For Web connectivity, there's Firefox (WWW), Evolution (e-mail), Pidgin/GAIM (IM/IRC), Jigsaw and Transmission (Jigdo and BitTorrent, respectively), and an ancient-looking VNC viewer. Pretty complete to me! There's OpenOffice (unsurprisingly), GIMP (the somewhat-outdated 2.4.0-rc3- isn't Fedora supposed to be cutting-edge?), gThumb, and F-Spot for office tasks. Games are nothing special- just the default GNOME selection- but there's a custom "Gaming Spin" for gamers, which is a live DVD with lots of games on it.
Multimedia apps are sparse. There's the new PulseAudio sound server, replacing ALSA, but other than that, there's Totem (video playback), Rhythmbox (music management), and SoundJuicer (CD ripping), and that's pretty much it. Not only is it sparse, but why opt for Rhythmbox over the much-superior Exaile, like almost everyone else? Sheeple. And I thought Fedora devs liked Python-based apps. These apps are pretty much useless, too, unless all of your music is in Ogg format. But despair not- help is just around the corner thanks to the new Codec Buddy! Oh, wait... That's just a front-end to Fluendo. Want MPEG support? Get it for the low price of 16€! Same for Window Media. MP3 support is free, but...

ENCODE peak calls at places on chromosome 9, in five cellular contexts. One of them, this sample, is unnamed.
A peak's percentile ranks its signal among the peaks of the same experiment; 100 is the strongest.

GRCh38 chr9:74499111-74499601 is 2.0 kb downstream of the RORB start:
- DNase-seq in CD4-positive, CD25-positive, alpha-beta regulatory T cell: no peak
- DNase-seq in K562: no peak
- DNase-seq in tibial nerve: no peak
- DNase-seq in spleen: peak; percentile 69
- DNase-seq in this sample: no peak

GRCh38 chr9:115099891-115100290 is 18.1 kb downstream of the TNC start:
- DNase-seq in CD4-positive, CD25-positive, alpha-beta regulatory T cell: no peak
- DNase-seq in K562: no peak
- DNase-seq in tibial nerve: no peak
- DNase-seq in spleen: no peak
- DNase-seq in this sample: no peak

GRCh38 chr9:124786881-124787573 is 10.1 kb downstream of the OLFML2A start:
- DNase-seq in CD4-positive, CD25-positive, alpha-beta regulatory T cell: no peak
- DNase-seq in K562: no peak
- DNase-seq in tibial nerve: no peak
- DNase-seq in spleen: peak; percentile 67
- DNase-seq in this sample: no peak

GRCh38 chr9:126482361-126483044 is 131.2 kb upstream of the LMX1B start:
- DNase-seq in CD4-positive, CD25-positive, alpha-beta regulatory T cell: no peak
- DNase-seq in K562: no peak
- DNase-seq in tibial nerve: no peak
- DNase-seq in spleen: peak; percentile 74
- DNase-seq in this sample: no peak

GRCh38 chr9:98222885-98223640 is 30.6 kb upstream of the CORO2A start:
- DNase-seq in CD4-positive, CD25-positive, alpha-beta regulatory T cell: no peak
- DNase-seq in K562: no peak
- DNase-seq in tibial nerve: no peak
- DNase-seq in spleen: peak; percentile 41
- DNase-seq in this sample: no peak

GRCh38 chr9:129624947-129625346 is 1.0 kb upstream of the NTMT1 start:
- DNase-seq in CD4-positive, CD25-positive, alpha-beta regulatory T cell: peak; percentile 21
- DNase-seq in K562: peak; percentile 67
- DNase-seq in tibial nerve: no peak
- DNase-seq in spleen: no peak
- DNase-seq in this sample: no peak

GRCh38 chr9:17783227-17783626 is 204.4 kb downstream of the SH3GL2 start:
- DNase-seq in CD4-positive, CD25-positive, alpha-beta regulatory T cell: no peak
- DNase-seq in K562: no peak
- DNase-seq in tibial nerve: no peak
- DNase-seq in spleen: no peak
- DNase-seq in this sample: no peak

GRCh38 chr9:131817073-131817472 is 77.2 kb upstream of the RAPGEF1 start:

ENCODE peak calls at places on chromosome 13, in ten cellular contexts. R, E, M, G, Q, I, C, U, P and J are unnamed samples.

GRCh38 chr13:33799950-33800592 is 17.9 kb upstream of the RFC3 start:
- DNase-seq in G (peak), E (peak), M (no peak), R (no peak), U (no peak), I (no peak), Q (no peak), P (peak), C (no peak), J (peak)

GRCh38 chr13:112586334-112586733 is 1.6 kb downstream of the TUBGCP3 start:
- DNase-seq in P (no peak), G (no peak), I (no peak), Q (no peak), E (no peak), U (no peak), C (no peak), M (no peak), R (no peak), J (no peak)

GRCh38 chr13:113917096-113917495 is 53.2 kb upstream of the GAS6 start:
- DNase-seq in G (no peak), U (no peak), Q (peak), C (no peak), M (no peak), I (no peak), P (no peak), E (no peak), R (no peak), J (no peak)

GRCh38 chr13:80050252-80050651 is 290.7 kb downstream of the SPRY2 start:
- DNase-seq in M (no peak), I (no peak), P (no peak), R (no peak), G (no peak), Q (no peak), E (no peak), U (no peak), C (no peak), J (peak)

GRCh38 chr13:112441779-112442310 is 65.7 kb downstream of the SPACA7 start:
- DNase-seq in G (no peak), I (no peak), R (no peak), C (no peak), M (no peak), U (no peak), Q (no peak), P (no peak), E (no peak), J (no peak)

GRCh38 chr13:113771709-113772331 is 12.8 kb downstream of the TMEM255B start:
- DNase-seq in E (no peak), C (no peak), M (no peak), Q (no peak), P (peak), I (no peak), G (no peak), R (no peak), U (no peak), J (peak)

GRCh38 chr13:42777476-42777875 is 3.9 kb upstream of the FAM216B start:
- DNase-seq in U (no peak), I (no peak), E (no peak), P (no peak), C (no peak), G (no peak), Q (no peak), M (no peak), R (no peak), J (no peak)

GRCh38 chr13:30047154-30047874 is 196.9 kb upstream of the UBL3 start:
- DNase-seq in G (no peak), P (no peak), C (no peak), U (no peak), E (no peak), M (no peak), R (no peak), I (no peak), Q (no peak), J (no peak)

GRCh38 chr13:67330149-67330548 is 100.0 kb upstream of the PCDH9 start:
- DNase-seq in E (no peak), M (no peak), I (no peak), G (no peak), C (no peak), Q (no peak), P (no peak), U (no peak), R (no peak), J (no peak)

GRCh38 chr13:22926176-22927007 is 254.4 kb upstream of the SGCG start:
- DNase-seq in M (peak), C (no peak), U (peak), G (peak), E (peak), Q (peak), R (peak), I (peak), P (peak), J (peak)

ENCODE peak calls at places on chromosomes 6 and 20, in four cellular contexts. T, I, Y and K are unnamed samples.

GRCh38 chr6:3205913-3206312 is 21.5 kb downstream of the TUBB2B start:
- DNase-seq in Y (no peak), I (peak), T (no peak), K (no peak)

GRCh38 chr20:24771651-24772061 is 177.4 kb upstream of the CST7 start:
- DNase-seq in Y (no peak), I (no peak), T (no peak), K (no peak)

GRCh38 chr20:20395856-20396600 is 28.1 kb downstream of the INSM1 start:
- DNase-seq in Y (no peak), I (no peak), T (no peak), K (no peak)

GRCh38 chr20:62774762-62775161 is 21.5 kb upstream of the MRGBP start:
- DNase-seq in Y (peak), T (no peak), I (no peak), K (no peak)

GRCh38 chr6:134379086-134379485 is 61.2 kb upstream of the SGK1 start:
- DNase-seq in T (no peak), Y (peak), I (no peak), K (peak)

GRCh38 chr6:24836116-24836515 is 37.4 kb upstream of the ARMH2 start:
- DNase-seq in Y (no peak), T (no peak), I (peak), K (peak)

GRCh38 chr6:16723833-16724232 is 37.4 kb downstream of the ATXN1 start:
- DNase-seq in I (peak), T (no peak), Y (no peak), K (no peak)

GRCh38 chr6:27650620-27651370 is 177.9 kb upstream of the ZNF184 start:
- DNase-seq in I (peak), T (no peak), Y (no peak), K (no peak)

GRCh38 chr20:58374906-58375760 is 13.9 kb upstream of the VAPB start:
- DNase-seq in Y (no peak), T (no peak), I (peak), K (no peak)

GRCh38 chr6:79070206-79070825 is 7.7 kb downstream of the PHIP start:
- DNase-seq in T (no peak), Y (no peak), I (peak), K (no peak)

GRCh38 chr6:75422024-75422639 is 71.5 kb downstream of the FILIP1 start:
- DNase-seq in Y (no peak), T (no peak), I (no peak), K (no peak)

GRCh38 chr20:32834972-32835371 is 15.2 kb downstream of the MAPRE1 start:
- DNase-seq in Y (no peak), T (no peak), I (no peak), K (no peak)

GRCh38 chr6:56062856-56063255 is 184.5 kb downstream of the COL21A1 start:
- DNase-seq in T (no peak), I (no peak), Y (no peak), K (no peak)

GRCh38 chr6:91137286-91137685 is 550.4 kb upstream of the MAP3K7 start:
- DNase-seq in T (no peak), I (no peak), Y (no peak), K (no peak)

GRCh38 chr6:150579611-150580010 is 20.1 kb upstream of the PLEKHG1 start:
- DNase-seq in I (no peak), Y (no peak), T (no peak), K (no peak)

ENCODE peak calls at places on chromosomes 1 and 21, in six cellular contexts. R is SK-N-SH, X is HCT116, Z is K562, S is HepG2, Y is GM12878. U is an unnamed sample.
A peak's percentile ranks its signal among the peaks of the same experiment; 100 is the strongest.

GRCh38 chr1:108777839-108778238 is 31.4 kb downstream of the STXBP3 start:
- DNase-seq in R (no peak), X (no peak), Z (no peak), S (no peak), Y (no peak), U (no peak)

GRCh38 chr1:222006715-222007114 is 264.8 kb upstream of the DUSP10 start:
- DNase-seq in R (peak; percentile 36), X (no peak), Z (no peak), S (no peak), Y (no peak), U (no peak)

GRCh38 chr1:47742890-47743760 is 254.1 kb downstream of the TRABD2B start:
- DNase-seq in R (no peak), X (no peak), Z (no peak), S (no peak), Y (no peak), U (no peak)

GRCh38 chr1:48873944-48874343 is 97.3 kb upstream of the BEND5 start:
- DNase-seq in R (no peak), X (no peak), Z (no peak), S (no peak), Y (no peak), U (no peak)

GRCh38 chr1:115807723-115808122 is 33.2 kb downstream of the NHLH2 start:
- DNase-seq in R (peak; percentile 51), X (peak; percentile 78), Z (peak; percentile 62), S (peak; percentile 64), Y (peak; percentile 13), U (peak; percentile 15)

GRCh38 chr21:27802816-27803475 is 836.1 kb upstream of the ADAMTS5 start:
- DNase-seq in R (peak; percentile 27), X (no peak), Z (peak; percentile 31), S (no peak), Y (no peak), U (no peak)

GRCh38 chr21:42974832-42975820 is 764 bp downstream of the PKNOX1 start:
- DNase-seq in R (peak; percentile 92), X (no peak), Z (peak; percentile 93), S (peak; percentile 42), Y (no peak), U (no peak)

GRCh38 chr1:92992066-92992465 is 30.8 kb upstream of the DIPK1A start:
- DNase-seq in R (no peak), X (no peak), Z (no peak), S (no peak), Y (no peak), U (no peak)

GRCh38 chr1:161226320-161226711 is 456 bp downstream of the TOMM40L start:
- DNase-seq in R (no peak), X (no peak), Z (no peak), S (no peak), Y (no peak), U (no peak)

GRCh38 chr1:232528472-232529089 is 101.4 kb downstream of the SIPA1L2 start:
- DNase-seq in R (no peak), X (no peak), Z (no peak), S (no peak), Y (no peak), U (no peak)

Enter Livna. Go to the site, download and install the "Fedora 8 Repository RPM", and you get instant access to all the stuff Fedora's missing. Like MP3 support. Just install "gstreamer-plugins-bad" and "gstreamer-plugins-ugly" in Pirut (the GUI package manager with dependency tracking :-) and you're good to go.
Hardware Support
My biggest gripe about F7 and F8T3 by far was that my wireless card wasn't showing up. And, by default, it didn't in this release. All 3 releases used the open-source iwlwifi drivers. In F7, they weren't mature enough to work, and in F8T3... Well, I'm not sure what happened. But in F8, the drivers worked out of the box. The only problem was that I had to go to System > Administration > Services and turn on NetworkManager and NetworkManagerDispatcher, and it worked. Like it should without having to do that. :-(